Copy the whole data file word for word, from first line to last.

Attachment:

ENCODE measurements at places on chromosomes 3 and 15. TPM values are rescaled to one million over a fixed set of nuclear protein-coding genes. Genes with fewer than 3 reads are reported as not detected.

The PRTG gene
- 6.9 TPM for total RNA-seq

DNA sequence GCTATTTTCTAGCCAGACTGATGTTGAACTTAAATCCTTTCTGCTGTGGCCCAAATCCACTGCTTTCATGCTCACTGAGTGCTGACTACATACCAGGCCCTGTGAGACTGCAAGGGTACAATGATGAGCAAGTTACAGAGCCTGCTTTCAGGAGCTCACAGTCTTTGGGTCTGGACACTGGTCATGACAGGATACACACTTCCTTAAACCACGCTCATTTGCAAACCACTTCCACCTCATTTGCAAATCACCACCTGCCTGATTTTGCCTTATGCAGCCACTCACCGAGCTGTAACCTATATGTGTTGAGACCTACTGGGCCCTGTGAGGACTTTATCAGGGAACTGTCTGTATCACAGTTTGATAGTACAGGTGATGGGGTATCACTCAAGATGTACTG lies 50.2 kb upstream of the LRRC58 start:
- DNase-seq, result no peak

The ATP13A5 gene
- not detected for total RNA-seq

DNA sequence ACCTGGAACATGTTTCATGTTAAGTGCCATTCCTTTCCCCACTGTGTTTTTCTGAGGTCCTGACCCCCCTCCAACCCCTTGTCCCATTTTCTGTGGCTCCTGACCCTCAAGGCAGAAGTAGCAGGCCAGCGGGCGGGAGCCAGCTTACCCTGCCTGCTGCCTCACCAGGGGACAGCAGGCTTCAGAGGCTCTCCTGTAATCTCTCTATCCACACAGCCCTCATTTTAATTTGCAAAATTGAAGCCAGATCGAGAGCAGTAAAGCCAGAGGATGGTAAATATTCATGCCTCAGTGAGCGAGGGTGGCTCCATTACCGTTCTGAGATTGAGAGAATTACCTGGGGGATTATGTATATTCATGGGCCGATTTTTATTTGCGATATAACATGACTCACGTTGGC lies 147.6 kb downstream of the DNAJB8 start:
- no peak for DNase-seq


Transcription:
ENCODE measurements at places on chromosomes 3 and 15. TPM values are rescaled to one million over a fixed set of nuclear protein-coding genes. Genes with fewer than 3 reads are reported as not detected.

The PRTG gene
- 6.9 TPM for total RNA-seq

DNA sequence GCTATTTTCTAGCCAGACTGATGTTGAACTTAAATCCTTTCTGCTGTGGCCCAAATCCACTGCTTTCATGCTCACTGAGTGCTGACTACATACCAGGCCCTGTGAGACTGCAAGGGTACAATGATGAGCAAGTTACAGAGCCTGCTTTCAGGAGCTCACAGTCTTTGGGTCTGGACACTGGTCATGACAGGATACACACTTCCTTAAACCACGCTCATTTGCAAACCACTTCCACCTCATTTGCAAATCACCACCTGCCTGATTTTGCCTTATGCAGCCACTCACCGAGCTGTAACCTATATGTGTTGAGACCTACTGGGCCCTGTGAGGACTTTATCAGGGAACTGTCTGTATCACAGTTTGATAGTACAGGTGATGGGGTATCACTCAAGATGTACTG lies 50.2 kb upstream of the LRRC58 start:
- DNase-seq, result no peak

The ATP13A5 gene
- not detected for total RNA-seq

DNA sequence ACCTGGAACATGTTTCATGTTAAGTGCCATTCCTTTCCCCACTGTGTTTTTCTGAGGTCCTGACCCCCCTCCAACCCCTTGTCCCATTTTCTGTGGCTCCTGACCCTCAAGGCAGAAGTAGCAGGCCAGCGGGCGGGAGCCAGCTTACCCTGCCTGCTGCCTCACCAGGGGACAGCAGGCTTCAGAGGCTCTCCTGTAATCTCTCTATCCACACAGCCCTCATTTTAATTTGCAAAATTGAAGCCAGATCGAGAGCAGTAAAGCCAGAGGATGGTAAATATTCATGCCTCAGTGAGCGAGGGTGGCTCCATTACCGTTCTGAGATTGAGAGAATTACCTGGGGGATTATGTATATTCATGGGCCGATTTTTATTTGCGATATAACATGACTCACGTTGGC lies 147.6 kb downstream of the DNAJB8 start:
- no peak for DNase-seq